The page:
Software can be a significant expense for those who use multiple applications, use applications that require frequent and costly updates, or expensive packages. The free-for-all of both money and ethics leads to Internet downloads or other means of acquiring software rather than buying it from the store or the vendor’s website.
For a business of any size, the cost of software is multiplied many fold because business software licenses cost much more than general home user editions. How can you balance business ethics and frugality in IT?
1. Use trial versions of software before buying to reduce the risk of buying software you do not like. Do not use hack codes to keep the software in trial mode when you decide to keep it. When done by an individual, it is theft. When done by an employee at a business, even if it is a small business, you risk a lawsuit by the software vendor.
2. Use licensed freeware versions of software applications that meet your needs. Do not use pirate sites to obtain software (even licensed freeware) since downloading supports those sites. Downloading from pirate sites also increases the risk that the freeware version will come with malicious software.
3. Do not allow interns to use student editions of software. If they are performing drafting or graphics editing using student edition software, there are violating the terms of the student edition license. This is illegal. The software vendor can claim losses that include the value of the product produced with their software.
4. Look for public domain e-book versions of corporate reading. For example, Amazon.com periodically offers many business management classic books for free as an Amazon Short or Amazon Kindle download. Why pay for a print edition when the digital one can be had for free? Do not download books that are not licensed to the public domain for free. Doing so is equivalent to stealing royalties from the author.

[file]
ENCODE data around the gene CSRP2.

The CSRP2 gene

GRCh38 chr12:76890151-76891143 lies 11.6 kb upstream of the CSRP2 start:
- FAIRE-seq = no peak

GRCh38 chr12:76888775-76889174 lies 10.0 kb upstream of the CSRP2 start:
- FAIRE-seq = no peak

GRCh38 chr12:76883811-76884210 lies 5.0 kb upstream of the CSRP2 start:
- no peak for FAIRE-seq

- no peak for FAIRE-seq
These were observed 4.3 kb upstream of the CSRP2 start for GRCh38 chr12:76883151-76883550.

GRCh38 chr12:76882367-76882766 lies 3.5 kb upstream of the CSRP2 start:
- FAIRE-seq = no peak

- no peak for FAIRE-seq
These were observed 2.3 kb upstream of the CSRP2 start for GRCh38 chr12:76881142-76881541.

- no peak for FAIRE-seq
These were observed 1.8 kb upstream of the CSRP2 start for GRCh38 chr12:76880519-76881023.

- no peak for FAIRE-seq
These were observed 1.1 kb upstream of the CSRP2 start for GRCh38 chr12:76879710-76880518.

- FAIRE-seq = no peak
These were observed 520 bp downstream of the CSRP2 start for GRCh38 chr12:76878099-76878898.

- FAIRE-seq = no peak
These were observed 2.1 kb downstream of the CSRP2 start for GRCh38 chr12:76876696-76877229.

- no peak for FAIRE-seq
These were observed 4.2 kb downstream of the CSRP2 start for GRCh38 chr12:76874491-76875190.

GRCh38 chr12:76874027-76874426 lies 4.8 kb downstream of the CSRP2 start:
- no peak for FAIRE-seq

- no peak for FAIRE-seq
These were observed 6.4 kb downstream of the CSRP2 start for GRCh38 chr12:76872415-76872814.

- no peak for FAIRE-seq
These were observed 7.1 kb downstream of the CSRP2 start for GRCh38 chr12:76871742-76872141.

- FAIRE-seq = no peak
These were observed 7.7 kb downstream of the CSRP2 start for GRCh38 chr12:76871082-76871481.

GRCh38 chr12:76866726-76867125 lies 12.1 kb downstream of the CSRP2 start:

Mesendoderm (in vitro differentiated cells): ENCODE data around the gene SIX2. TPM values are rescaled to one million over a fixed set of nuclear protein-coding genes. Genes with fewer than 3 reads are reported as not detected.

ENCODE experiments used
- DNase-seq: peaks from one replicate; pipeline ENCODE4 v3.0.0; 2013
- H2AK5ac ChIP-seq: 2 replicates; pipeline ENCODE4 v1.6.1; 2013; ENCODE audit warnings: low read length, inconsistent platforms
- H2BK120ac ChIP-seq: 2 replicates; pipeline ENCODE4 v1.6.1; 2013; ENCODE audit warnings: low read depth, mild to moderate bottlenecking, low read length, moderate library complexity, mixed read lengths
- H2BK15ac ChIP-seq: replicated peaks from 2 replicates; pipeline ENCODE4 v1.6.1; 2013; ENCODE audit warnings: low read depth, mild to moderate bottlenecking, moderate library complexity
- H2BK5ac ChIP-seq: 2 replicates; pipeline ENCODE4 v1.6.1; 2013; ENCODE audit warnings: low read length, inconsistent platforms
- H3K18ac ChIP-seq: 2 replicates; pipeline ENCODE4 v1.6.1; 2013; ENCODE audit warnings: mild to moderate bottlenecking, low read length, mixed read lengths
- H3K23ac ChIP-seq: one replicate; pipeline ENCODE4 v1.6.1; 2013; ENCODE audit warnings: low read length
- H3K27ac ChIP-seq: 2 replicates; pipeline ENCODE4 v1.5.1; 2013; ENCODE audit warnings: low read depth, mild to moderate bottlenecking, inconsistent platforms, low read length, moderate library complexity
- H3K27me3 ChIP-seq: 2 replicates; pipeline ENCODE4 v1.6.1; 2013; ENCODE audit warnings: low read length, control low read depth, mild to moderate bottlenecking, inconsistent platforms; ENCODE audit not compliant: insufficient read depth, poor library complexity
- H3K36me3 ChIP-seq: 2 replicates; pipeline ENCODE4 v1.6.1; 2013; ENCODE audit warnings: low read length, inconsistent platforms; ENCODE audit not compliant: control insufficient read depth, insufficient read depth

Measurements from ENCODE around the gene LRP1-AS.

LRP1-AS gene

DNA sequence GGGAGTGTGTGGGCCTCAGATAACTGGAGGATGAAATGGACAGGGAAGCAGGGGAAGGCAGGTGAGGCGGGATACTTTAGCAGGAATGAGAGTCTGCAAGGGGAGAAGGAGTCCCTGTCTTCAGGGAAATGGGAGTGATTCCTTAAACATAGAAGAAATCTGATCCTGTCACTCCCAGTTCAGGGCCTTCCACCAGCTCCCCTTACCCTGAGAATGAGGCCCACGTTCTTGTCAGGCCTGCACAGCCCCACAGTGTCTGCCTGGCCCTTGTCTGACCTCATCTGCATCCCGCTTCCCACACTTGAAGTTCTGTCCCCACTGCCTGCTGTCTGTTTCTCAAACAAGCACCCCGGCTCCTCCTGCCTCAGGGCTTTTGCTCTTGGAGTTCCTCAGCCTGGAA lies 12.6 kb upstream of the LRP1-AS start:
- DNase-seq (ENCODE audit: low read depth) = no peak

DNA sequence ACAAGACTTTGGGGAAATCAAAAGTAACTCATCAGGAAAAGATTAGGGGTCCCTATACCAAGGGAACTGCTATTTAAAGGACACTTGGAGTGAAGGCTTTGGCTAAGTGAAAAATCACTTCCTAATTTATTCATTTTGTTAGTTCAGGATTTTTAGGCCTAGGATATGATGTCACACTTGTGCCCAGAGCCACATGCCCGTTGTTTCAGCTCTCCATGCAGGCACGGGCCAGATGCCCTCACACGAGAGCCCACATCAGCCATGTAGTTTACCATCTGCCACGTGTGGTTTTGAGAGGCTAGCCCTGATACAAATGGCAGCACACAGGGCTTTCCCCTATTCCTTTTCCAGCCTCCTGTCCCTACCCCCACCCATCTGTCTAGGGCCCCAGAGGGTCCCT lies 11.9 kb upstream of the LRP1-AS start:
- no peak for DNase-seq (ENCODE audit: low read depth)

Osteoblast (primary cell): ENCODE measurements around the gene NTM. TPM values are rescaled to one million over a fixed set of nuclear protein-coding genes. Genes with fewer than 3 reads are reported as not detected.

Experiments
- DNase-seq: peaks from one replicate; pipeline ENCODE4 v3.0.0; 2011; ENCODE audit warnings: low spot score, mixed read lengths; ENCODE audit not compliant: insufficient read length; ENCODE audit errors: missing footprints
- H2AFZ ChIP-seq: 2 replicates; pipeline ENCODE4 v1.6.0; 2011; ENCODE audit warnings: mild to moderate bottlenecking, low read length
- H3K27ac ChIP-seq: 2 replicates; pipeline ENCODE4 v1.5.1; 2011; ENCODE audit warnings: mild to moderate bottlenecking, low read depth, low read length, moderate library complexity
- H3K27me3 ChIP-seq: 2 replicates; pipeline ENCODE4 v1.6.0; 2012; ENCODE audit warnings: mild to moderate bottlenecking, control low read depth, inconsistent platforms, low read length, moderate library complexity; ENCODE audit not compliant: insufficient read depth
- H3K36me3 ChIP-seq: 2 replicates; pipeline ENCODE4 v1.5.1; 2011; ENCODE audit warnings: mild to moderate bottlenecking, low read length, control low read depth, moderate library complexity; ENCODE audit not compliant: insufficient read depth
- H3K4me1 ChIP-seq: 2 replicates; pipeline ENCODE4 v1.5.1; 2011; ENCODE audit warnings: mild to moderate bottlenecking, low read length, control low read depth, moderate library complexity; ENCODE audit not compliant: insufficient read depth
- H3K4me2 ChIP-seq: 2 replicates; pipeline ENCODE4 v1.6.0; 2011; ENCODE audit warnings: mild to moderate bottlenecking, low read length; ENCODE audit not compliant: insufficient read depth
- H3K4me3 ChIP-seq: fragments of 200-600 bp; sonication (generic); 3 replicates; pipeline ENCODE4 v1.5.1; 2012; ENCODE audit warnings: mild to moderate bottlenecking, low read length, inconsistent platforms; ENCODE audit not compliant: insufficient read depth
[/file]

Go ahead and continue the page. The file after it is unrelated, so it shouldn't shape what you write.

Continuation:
5. Do use sites like MIT’s “Open Courseware” to deepen your understanding of any subject. Do not allow employees to piggy back on someone else’s telecourse attendance (online digital classes) without permission to do so. Doing so deprives the school of revenue that funds the infrastructure that makes online learning possible and can result in charges of theft of services.
6. Save money by buying floating license software based on the expected number of simultaneous users, instead of buying a license per person who would be expected to use the software. The license management may require its own server or a partition on a virtual server, but this maintenance cost is justified if fewer licenses are purchased.
For example, if 50 licenses cost $1,000 each, the total software cost is $50,000. If only a dozen users use the software at a given time and a floating license is $2,000, then the addition of a $1,000 server still results in a $25,000 savings.
7. When acquiring demonstration software or freeware, issue a zero cost purchase order. Have the software then delivered as part of that zero cost purchase order. This provides legal documentation that the software was approved by the vendor to be delivered at no cost.
By adhering to the above general ethical guidelines you or your company will be in good stead when it comes to balancing ethics and finances for your IT needs.